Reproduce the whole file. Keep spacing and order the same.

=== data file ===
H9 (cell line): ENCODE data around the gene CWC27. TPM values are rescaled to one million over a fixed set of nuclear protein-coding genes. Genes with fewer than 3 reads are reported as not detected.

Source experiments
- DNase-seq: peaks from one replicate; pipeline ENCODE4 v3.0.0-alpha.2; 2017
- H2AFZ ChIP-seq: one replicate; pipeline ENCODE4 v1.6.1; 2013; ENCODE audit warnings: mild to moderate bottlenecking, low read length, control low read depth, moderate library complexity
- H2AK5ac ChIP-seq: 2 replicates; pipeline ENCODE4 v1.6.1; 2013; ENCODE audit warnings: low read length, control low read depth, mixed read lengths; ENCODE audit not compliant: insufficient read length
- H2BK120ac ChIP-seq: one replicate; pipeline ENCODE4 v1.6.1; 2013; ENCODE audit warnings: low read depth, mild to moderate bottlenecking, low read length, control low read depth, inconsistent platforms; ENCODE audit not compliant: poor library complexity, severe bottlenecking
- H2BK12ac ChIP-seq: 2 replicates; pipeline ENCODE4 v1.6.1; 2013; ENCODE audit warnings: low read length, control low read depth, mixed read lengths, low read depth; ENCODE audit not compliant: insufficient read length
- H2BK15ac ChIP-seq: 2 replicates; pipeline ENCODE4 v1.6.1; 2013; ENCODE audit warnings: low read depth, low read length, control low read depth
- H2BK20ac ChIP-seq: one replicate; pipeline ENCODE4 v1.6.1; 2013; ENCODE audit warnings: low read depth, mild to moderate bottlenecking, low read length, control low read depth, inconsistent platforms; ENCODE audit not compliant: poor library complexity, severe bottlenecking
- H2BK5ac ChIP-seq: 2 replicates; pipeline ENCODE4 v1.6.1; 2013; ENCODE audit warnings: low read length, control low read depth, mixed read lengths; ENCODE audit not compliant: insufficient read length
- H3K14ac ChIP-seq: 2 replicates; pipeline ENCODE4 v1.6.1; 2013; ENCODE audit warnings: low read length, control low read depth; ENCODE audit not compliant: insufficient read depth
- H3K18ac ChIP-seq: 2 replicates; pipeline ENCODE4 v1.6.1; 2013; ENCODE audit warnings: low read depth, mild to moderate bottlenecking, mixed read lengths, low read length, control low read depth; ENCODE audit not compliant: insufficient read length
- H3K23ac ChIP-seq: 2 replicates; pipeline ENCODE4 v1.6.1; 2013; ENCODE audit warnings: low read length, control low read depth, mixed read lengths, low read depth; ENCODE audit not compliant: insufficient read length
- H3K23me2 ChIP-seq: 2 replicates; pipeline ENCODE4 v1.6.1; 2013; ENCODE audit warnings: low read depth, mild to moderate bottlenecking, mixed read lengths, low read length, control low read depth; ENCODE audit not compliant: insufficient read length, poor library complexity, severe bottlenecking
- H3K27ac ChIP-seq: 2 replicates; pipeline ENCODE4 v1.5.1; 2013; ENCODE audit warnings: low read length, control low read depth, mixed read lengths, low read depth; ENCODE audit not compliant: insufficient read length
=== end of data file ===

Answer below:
H9 (cell line): ENCODE data around the gene CWC27. TPM values are rescaled to one million over a fixed set of nuclear protein-coding genes. Genes with fewer than 3 reads are reported as not detected.

Source experiments
- DNase-seq: peaks from one replicate; pipeline ENCODE4 v3.0.0-alpha.2; 2017
- H2AFZ ChIP-seq: one replicate; pipeline ENCODE4 v1.6.1; 2013; ENCODE audit warnings: mild to moderate bottlenecking, low read length, control low read depth, moderate library complexity
- H2AK5ac ChIP-seq: 2 replicates; pipeline ENCODE4 v1.6.1; 2013; ENCODE audit warnings: low read length, control low read depth, mixed read lengths; ENCODE audit not compliant: insufficient read length
- H2BK120ac ChIP-seq: one replicate; pipeline ENCODE4 v1.6.1; 2013; ENCODE audit warnings: low read depth, mild to moderate bottlenecking, low read length, control low read depth, inconsistent platforms; ENCODE audit not compliant: poor library complexity, severe bottlenecking
- H2BK12ac ChIP-seq: 2 replicates; pipeline ENCODE4 v1.6.1; 2013; ENCODE audit warnings: low read length, control low read depth, mixed read lengths, low read depth; ENCODE audit not compliant: insufficient read length
- H2BK15ac ChIP-seq: 2 replicates; pipeline ENCODE4 v1.6.1; 2013; ENCODE audit warnings: low read depth, low read length, control low read depth
- H2BK20ac ChIP-seq: one replicate; pipeline ENCODE4 v1.6.1; 2013; ENCODE audit warnings: low read depth, mild to moderate bottlenecking, low read length, control low read depth, inconsistent platforms; ENCODE audit not compliant: poor library complexity, severe bottlenecking
- H2BK5ac ChIP-seq: 2 replicates; pipeline ENCODE4 v1.6.1; 2013; ENCODE audit warnings: low read length, control low read depth, mixed read lengths; ENCODE audit not compliant: insufficient read length
- H3K14ac ChIP-seq: 2 replicates; pipeline ENCODE4 v1.6.1; 2013; ENCODE audit warnings: low read length, control low read depth; ENCODE audit not compliant: insufficient read depth
- H3K18ac ChIP-seq: 2 replicates; pipeline ENCODE4 v1.6.1; 2013; ENCODE audit warnings: low read depth, mild to moderate bottlenecking, mixed read lengths, low read length, control low read depth; ENCODE audit not compliant: insufficient read length
- H3K23ac ChIP-seq: 2 replicates; pipeline ENCODE4 v1.6.1; 2013; ENCODE audit warnings: low read length, control low read depth, mixed read lengths, low read depth; ENCODE audit not compliant: insufficient read length
- H3K23me2 ChIP-seq: 2 replicates; pipeline ENCODE4 v1.6.1; 2013; ENCODE audit warnings: low read depth, mild to moderate bottlenecking, mixed read lengths, low read length, control low read depth; ENCODE audit not compliant: insufficient read length, poor library complexity, severe bottlenecking
- H3K27ac ChIP-seq: 2 replicates; pipeline ENCODE4 v1.5.1; 2013; ENCODE audit warnings: low read length, control low read depth, mixed read lengths, low read depth; ENCODE audit not compliant: insufficient read length